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Microsoft Battles Linux Threat

Microsoft Battles Linux Threat

Microsoft is in a good position to combat Linux because of its strength in the office landscape. "There are so many Microsoft applications being used at companies that it would take many businesses a long time to actually switch to Linux. Most aren't willing to make that kind of effort," said Gartner analyst Michael Silver.

By Elizabeth Millard
08/10/04 10:16 AM PT

As Linux moves into mainstream corporate environments, Microsoft has acknowledged that open-source software is a growing threat. The software giant, however, stops short of calling Linux a serious competitor for the desktop.

Microsoft also has placed a section on its Web site titled "Get the Facts on Windows and Linux," which includes case studies of companies that have switched back to Windows after trying Linux. The section also has analyst reports and test lab results.

In recent months, Microsoft also has highlighted its victories over Linux, such as its contract with the London borough of Newham. Other European municipalities and agencies have investigated or migrated to Linux.

The company is so strongly focused on spreading its opinions about Linux because it sees open source as a hazard to its health. "It's taking business away from them," Yankee Group analyst Laura DiDio told LinuxInsider. "That makes it a threat."

Mixed Feelings

In 1999 Bill Gates noted that open source was a competitor only in the student and hobbyist market, not in the commercial market.

Since then the company has grown increasingly concerned about the impact of Linux on the market. In 2001, current CEO Steve Ballmer said that Linux "is a cancer that attaches itself in an intellectual property sense to everything it touches." That same year, he told Microsoft employees that he felt Linux was the company's biggest competitor.

In July of this year, Ballmer admitted that Linux is keeping the company "on our feet."

DiDio noted that in the past few years Microsoft has been working on becoming a "kinder, gentler" company, which could benefit its anti-Linux efforts.

"They're flexible and adaptive," she said. "That gives them an advantage over companies like IBM and HP."

Windows in the Office

In terms of desktop market share, Microsoft appears to have little reason for worry. The company now has software on approximately 95 percent of U.S. desktops.

But companies advocating the use of Linux are pushing to get open source into server rooms, and eventually onto desktops.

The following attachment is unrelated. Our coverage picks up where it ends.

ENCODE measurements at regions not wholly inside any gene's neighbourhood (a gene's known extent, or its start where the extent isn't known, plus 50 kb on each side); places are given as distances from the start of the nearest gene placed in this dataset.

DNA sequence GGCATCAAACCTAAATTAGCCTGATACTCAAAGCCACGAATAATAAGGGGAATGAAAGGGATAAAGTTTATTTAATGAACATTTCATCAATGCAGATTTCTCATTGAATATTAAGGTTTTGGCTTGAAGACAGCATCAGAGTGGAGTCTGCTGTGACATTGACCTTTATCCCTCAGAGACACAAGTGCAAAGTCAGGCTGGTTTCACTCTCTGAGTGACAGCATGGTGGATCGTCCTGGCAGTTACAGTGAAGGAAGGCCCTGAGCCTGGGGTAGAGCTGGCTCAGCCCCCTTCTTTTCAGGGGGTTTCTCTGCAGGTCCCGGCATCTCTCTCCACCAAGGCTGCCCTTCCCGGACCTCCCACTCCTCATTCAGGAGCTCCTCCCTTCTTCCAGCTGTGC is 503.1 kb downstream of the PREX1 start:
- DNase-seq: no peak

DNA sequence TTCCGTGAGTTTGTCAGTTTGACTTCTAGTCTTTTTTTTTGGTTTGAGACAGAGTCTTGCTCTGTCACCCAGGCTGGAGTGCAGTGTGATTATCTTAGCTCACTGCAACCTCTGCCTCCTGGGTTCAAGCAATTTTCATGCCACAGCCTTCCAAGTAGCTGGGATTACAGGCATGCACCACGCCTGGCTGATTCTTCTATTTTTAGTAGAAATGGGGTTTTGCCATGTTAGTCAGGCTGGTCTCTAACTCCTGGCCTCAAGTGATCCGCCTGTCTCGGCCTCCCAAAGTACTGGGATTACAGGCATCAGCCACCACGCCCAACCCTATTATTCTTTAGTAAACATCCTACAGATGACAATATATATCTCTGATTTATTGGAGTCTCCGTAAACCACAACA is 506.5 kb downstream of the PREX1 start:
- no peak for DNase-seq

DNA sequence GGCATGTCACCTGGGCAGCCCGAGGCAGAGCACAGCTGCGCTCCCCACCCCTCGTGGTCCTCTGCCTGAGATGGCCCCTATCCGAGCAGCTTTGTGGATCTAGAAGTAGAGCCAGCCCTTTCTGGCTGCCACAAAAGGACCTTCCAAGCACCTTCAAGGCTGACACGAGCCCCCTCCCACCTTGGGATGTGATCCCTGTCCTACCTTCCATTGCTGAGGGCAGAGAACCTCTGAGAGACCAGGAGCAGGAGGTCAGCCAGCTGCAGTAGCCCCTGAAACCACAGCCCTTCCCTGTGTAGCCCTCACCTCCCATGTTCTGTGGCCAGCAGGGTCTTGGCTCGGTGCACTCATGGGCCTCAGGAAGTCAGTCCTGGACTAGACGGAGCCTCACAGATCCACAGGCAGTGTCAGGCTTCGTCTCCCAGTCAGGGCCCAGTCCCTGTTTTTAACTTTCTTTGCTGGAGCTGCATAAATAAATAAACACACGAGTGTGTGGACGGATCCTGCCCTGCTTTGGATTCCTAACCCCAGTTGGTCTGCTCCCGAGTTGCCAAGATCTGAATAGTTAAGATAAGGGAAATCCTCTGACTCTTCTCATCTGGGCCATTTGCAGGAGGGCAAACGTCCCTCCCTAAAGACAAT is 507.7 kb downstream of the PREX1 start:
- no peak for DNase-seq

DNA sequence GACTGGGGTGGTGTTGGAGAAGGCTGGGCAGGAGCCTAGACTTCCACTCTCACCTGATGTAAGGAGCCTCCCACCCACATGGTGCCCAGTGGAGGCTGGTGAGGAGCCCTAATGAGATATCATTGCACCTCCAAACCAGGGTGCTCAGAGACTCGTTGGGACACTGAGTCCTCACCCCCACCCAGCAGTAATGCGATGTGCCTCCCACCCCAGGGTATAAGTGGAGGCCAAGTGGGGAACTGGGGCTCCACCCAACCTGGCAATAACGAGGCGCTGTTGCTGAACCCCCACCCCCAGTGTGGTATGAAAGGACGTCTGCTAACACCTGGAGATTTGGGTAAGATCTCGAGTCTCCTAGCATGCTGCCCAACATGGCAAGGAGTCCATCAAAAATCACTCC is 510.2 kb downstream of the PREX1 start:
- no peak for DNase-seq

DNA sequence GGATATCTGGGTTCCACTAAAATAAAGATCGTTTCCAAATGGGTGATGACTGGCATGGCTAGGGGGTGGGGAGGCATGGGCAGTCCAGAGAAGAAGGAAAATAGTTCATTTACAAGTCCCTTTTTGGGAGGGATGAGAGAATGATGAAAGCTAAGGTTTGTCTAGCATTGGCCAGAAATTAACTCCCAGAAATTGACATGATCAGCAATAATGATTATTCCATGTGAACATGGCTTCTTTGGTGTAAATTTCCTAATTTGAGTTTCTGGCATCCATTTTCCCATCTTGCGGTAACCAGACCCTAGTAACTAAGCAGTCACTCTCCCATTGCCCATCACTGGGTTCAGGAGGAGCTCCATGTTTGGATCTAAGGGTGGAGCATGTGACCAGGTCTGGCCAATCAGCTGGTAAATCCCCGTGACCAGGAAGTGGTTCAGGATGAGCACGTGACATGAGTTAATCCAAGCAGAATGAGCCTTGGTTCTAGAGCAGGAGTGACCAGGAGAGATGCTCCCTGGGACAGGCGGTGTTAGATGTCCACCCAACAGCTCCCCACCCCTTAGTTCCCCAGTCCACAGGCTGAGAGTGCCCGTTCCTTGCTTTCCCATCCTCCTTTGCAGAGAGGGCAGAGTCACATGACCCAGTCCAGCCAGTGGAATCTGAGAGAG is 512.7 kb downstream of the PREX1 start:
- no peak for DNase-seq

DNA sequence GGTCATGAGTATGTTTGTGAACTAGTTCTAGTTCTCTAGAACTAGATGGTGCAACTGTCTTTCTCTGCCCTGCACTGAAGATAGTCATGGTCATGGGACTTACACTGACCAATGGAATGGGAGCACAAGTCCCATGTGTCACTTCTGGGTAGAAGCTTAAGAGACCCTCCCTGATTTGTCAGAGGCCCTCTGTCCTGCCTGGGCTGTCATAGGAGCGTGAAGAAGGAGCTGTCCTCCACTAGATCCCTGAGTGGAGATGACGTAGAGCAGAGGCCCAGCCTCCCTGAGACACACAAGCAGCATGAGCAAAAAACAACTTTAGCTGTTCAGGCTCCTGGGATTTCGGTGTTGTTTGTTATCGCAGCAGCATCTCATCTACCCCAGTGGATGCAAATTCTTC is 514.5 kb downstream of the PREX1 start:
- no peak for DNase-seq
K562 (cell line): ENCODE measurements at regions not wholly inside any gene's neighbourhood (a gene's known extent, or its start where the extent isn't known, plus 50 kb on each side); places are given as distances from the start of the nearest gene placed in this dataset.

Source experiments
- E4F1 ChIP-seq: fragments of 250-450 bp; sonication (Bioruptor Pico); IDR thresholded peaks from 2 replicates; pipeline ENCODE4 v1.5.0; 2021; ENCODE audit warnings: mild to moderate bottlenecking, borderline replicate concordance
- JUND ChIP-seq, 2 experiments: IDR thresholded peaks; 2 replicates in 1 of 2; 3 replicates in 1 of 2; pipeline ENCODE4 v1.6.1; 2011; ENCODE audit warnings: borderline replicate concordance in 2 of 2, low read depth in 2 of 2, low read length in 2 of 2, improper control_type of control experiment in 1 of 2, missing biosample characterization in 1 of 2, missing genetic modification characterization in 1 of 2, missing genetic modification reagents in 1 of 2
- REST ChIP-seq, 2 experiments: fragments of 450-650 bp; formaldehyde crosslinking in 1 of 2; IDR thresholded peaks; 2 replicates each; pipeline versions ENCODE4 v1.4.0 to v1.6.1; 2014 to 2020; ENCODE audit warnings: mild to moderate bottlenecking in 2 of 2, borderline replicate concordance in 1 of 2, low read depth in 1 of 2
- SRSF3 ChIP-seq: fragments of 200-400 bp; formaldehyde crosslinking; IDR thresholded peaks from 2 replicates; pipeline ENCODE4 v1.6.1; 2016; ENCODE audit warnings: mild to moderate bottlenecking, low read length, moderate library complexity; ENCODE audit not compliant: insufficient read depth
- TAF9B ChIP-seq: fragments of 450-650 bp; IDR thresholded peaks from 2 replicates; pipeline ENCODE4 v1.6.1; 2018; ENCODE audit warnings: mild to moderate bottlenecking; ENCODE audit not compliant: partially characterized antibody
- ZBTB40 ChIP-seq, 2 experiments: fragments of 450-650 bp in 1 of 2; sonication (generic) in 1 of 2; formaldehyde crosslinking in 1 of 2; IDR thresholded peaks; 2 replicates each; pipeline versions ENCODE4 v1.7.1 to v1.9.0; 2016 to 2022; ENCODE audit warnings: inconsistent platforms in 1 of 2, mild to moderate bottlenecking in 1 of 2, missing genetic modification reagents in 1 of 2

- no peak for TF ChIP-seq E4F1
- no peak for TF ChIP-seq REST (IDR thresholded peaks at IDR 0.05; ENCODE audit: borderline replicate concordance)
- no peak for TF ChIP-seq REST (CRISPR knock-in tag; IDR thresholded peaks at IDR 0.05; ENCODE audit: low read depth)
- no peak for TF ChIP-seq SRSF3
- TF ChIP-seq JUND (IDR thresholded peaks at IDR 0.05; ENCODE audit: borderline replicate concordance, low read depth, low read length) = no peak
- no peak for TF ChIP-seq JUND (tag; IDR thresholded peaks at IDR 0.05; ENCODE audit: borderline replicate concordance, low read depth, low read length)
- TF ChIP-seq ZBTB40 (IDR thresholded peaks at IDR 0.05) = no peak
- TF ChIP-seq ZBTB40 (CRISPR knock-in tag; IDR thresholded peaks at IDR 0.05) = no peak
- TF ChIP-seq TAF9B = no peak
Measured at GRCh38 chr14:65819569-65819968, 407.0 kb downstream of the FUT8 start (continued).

The assault is moving into full swing in both areas. In March HP and Novell announced that HP would begin shipping desktop PCs and notebooks with Novell's SuSE Linux Professional 9.1 operating system.

Gartner analyst Michael Silver told LinuxInsider that he believes HP is trying to rush Linux into the mainstream. If the attempt sputters, he says, then Microsoft will be able to point to it as an indication that Linux is not ready.

Silver added that Microsoft is in a good position to combat Linux because of its strength in the office landscape.

"There are so many Microsoft applications being used at companies," he said, "that it would take many businesses a long time to actually switch to Linux. Most aren't willing to make that kind of effort."

Hidden Costs of Linux

As Microsoft works to turn customer attention away from Linux, both Silver and DiDio note that there are many vulnerabilities that the company will be able to exploit.

Predominantly, there is the cost issue. Some companies have switched to Linux as a way to save money, and Microsoft is responding by lowering prices, as well as by calling attention to what it calls Linux's "hidden costs."

"Linux distributors can't pay their electric bills with open source," said DiDio. "They have to make their money somewhere." They earn revenue by charging for services, and it is there that Microsoft is battling them on total cost of ownership.

As Linux becomes more commercialized, leading to distributor fees, Microsoft is expected to draw more attention to such comparisons.

"Say what you want about Microsoft and its high prices," DiDio said. "They include a lot in what they sell."

Other areas that may offer Microsoft avenues of attack include Linux patent issues, migration costs and business viability.

Silver noted that as the competition rages, companies might be caught in the middle. "Businesses are going to have to decide on which direction they're going to go," he said. "Microsoft will do what it can to drive companies away from Linux."


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